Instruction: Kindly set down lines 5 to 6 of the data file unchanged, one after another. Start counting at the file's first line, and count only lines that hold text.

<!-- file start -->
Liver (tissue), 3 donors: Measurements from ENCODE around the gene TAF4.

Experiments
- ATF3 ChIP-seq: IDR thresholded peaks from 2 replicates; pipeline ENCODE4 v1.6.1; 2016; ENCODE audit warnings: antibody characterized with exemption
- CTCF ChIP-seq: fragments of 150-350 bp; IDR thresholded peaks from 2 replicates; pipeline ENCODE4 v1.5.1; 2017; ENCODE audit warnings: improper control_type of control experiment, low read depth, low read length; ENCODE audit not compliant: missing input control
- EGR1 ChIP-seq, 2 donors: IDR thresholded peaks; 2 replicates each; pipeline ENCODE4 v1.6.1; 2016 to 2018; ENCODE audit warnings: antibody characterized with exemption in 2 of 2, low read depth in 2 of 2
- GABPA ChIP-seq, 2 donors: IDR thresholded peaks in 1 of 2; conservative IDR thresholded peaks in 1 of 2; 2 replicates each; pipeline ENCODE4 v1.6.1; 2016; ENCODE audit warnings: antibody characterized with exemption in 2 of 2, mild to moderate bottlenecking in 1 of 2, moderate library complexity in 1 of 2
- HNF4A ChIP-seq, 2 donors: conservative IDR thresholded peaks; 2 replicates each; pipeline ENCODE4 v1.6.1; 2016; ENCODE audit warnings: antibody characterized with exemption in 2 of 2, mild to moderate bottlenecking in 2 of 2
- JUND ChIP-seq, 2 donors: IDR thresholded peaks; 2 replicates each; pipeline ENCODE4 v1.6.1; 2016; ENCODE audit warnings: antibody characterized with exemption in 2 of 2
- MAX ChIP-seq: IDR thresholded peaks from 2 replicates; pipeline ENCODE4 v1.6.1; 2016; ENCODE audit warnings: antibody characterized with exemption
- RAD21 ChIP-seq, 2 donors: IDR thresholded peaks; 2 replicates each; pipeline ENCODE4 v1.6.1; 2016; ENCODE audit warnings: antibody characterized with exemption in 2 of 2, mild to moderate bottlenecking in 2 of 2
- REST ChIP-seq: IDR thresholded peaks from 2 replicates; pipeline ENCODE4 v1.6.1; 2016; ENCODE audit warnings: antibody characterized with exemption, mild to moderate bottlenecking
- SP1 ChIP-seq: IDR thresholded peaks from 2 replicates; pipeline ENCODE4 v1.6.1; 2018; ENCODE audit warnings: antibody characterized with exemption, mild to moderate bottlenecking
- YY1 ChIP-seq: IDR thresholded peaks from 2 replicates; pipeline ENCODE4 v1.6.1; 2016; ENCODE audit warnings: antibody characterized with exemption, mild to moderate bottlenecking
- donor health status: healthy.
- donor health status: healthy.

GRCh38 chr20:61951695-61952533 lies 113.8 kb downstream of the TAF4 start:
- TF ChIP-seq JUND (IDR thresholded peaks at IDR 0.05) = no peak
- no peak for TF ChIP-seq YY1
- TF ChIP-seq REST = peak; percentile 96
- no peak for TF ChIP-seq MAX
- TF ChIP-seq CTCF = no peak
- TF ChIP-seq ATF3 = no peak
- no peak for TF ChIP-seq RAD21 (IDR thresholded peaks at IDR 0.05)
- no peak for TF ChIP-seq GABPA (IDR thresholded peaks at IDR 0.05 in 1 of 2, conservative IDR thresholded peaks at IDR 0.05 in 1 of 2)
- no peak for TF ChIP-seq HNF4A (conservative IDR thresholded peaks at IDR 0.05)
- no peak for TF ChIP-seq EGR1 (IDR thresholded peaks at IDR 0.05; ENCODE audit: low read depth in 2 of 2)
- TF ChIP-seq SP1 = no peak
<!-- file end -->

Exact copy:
- EGR1 ChIP-seq, 2 donors: IDR thresholded peaks; 2 replicates each; pipeline ENCODE4 v1.6.1; 2016 to 2018; ENCODE audit warnings: antibody characterized with exemption in 2 of 2, low read depth in 2 of 2
- GABPA ChIP-seq, 2 donors: IDR thresholded peaks in 1 of 2; conservative IDR thresholded peaks in 1 of 2; 2 replicates each; pipeline ENCODE4 v1.6.1; 2016; ENCODE audit warnings: antibody characterized with exemption in 2 of 2, mild to moderate bottlenecking in 1 of 2, moderate library complexity in 1 of 2